The concept of development in the economic base is normative and that there is no single piece of information under development in this case. Under the term 'developing countries', it always refers the reader to look at nationalism, transfer of power, stagnation, technical assistance, economic growth, modernization and industrialization (Habibullah, K., 1986). In order for economists to give it an operational significance, they have decided to give development a purely economic concept. Therefore, 'economic development' was given a general definition by Okun, B. and R.W. Richardson as "a sustained, secular improvement - in the material well-being, which we may consider to be reflected in an increasing flow of goods and services" (Habibullah, K., 1986). It is important to take note that economic development is different from economic growth albeit the two terms are used interchangeably. Economic growth simply means more output whereas economic development means something more. Due to the technical and institutional alterations, there is a greater ability to produce and this is what is meant by economic development. But, this difference between the two should almost be negligible as development is hard to examine without growth. According to Habibullah, some economic development theories are those of Marx, Schumpeter and the classical models. The Marxist theory is somewhat more universal compared to the classical models since Marx includes in his theory the political and socio-cultural factors into his analysis but his main concept of the developmental process still relied heavily on a materialistic interpretation and capital accumulation. The Schumpeterian model is identical to Marx's theory but instead of focusing on the growth of capital, his model rather focused on the growth of the numbers of entrepreneurs.

Sociologists, psychologists and some economists had self-assurance that defining development in the social context will work well seeing that a purely economic approach to development was inadequate during the 1950s and 1960s as a great number of developing countries had reached the growth target set by the United Nations, but the low quality of life or the poor standard of living of the people had more or less remained the same. With regards to this, some economists who considered that various institutional and socio-cultural factors are also important in the course of development, many of them still contend that the deterministic power of economic factors and economic growth on its own will end up automatically in social progress (Habibullah, K., 1986) . Thus, this led to an increase in the 'social psychological models as sociologists and psychologists (even some economists) claimed the dominance of the various psychological and social or societal factors as key determinants to economic development. Some of the important social psychological models Habibullah mentioned were Professor David McClelland's "n-achievement" model, E.E. Hagen's "theory of social change and Dr. Boeke's theory of "sociological dualism".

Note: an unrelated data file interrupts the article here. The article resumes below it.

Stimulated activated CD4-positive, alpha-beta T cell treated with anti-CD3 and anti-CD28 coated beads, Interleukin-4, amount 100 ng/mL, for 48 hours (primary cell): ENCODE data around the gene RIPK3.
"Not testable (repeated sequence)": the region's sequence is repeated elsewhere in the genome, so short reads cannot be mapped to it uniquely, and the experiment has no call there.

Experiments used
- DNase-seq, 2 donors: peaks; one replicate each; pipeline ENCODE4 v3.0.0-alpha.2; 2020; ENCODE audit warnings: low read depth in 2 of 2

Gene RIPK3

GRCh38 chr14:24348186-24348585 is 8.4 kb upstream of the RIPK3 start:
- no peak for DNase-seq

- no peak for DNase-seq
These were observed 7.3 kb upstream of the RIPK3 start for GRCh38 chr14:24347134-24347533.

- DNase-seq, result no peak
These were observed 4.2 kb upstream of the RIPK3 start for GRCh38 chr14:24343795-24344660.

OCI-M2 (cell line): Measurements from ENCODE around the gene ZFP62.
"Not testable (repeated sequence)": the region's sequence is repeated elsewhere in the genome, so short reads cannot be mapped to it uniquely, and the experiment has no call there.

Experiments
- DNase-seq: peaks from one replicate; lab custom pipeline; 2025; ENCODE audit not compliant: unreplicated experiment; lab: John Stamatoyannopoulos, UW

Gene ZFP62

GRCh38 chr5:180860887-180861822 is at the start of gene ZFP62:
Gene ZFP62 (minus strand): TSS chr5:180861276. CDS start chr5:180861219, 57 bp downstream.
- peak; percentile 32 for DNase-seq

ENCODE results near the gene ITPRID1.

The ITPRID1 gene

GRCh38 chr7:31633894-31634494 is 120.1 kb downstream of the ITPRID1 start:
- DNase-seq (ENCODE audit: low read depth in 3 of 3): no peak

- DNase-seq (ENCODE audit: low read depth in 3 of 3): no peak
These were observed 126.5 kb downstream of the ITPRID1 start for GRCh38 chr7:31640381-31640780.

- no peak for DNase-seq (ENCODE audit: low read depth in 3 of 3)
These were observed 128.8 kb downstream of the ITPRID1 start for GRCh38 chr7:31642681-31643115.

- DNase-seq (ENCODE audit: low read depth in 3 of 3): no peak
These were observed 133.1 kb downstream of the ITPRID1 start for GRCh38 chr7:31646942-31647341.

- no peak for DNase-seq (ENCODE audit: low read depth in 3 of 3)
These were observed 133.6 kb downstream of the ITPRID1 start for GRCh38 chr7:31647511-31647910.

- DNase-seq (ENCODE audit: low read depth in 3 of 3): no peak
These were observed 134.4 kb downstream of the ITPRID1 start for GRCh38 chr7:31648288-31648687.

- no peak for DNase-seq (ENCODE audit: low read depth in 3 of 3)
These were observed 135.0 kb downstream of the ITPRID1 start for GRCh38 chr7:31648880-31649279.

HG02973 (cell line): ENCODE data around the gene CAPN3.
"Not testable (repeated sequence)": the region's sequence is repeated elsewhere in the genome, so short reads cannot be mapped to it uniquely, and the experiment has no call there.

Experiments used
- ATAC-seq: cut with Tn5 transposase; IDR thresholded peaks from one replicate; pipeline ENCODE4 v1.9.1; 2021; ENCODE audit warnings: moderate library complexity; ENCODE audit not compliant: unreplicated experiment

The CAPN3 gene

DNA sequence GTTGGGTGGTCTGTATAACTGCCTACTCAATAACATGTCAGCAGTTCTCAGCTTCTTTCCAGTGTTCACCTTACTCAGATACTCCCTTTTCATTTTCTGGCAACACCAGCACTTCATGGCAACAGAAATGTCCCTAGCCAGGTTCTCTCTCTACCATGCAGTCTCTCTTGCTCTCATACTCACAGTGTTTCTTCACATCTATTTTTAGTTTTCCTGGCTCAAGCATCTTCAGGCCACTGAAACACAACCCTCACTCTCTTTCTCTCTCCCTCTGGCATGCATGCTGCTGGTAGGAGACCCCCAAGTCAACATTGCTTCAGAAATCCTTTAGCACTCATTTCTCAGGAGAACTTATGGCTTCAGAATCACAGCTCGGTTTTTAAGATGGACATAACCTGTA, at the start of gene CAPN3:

Basically, Professor McClelland's n-achievement model (Need for Achievement) is all about having the motivation for achievement in order to have a successful economic development where a growth in n-achievement would automatically lead to the growth in entrepreneurship and thus ending in an overall progress in the economy. E.E. Hagen claims that cultural personality is the important factor in economic development. He suggests that the revolutionary actions of the subordinated group or those who are in the lower classes against the elites are responsible for the transition of society from traditional to modern. While Dr. Broeke's theory of sociological dualism explains that the reason why less developed countries exist now was brought about by the colonialization of such countries in the past. Colonialism brought with it its own social system (Western Capitalism in majority) which clashed with the colonized country's indigenous social system. Such was the case for the Philippines which was colonized by the Spaniards, Japanese and the Americans finally. Each country had brought with them their political system and style, culture and traditions which greatly influenced the Filipinos. Their influences can be reflected from the household up to how the government manages the whole country.

Socioeconomic development was born out of the fact that underdeveloped countries continue to fail in improving the standard of living of the majority of its population and that the interrelations between economic and social factors became more evident in the long run. "The essence of this approach is that development is a single process involving the transformation of a whole social system, of which economic activities and relations are a part, for the achievement of specified goals" (Habibullah, K., 1986, p.8). This new concept in studying development has provided the economic and social approaches a more wholesome explanation. Socioeconomic approach is encompassing as it looks at the development of society not only with the economic bias but it includes as well the social conditions, political and administrative foundations that account for the stagnation or growth of a country.